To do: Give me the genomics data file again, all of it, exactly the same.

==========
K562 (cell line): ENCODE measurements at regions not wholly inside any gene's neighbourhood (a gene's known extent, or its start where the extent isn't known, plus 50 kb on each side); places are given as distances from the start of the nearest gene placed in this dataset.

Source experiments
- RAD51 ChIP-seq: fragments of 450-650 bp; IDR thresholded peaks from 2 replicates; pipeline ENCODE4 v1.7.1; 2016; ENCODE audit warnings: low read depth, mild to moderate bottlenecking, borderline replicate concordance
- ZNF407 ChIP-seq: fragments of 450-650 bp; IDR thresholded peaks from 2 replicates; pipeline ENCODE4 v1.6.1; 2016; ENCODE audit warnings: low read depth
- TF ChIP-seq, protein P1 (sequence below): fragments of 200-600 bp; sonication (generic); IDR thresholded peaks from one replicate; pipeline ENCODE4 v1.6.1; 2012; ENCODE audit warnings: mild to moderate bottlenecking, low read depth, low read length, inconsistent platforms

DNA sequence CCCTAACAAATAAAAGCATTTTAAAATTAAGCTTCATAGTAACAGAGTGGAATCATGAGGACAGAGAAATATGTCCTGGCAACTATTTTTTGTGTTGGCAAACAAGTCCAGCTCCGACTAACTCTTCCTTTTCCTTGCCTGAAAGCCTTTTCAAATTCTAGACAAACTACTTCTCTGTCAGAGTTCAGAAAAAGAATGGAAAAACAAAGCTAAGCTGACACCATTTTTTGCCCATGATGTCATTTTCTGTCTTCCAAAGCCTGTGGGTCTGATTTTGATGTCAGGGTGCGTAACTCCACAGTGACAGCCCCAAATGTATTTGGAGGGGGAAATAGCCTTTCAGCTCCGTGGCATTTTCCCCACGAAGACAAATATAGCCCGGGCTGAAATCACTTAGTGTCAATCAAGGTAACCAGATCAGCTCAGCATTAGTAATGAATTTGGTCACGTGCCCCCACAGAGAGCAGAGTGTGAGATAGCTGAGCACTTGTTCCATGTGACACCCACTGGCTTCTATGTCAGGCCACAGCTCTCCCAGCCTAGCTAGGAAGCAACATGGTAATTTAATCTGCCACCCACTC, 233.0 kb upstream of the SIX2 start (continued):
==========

K562 (cell line): ENCODE measurements at regions not wholly inside any gene's neighbourhood (a gene's known extent, or its start where the extent isn't known, plus 50 kb on each side); places are given as distances from the start of the nearest gene placed in this dataset.

Source experiments
- RAD51 ChIP-seq: fragments of 450-650 bp; IDR thresholded peaks from 2 replicates; pipeline ENCODE4 v1.7.1; 2016; ENCODE audit warnings: low read depth, mild to moderate bottlenecking, borderline replicate concordance
- ZNF407 ChIP-seq: fragments of 450-650 bp; IDR thresholded peaks from 2 replicates; pipeline ENCODE4 v1.6.1; 2016; ENCODE audit warnings: low read depth
- TF ChIP-seq, protein P1 (sequence below): fragments of 200-600 bp; sonication (generic); IDR thresholded peaks from one replicate; pipeline ENCODE4 v1.6.1; 2012; ENCODE audit warnings: mild to moderate bottlenecking, low read depth, low read length, inconsistent platforms

DNA sequence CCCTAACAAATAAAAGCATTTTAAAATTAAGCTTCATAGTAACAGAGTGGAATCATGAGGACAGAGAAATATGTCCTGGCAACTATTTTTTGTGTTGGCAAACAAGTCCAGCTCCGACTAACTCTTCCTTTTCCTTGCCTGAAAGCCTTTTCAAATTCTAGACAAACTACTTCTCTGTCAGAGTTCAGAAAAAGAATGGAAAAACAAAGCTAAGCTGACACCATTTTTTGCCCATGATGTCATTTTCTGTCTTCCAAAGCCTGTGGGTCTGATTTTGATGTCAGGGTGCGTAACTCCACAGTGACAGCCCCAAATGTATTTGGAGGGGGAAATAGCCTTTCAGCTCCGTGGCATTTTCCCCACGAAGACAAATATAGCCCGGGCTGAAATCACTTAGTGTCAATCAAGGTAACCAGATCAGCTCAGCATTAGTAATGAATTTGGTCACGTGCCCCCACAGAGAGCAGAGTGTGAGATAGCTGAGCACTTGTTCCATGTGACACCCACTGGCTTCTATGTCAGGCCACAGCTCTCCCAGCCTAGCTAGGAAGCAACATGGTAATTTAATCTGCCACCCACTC, 233.0 kb upstream of the SIX2 start (continued):